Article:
Adobada (is in our adobada pork)

Adobada (Spanish for “marinated”), also spelled adovada, is a preparation for many dishes that are common in Mexican cuisine similar to tacos. Adobada is generally pork marinated in a “red” chile sauce with vinegar and oregano, but it can refer to different types of meat and to marinades closer to al pastor.


Carnitas, literally meaning “little meats”, is a dish of Mexican cuisine originating from the state of Michoacán. Carnitas are made by braising or simmering pork in oil or preferably lard until tender.

At Best Damn Tacos our carnitas is a labor of lave and takes 3 days from start to finish.


Chorizo is a highly seasoned chopped or ground pork sausage used in Spanish and Mexican cuisine.


Also called a Cuban sandwich, a cubano is a famous variation of a ham and cheese sandwich that likely originated in cafes catering to Cuban workers in Tampa or Key West, two early Cuban immigrant communities in Florida centered around the cigar industry. Later on, Cuban exiles and expatriates brought it to Miami, where it became popularized.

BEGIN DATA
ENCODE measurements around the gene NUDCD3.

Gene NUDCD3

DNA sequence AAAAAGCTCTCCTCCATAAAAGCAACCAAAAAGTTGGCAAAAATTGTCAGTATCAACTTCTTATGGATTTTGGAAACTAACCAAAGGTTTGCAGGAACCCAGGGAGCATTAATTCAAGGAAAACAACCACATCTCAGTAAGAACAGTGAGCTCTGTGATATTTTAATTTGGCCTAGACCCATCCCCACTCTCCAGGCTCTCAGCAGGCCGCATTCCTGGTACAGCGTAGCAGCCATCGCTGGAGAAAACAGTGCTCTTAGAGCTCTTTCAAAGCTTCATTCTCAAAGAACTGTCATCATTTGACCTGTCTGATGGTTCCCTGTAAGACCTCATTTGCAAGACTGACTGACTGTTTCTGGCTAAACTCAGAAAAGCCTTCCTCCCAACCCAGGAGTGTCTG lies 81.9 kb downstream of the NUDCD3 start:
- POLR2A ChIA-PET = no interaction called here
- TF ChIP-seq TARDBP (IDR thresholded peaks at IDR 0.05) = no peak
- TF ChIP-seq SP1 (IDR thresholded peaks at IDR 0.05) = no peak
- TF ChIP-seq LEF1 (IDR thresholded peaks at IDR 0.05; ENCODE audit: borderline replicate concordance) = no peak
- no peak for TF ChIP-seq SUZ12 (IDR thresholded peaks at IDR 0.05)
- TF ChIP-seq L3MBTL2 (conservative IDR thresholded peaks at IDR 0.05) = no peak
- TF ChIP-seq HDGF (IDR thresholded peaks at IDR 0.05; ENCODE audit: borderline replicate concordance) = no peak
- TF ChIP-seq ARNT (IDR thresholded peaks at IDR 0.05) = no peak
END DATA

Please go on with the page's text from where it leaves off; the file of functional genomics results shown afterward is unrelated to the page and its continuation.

El Pastor

El Pastor is our version of “al pastor” – from Spanish, “shepherd style”, also known as tacos al pastor, and is traditionally a dish developed in central Mexico that is based on shawarma spit-grilled meat brought by Lebanese immigrants to Mexico. Being derived from shawarma, it is also similar to the Turkish döner kebab and the Greek gyros.

Frijoles (Beans) Charros (Cowboys)

Frijoles charros (cowboy beans) is a traditional Mexican dish. It is named after the traditional Mexican cowboy horsemen, or charros. The dish is characterized by pinto beans stewed with onion, garlic, and bacon. Other common ingredients include chili peppers, tomatoes, cilantro, ham, sausage, pork and chorizo.

Molé, or Mole

Molé is an evolution of the Mexican spelling “mole” in order to let Americans know they are reading about a Mexican sauce rather than a burrowing furry creature on the menu. Mole (pronounced mol-ay) is a traditional sauce originally used in Mexican cuisine. In contemporary Mexico the term is used for a number of sauces, some quite dissimilar, including black, red / Colorado, yellow, green, almendrado, de olla, huaxmole, guacamole, and pipián.

Although we take grief for using the accent, it is a common “misspelling” of mole and our North Olmsted patrons find it helpful to pronounce it correctly instead of mistaking it for the mouse-like creature that digs up our gardens. (FIVE COMMONLY MISPRONOUNCED MEXICAN FOOD TERMS)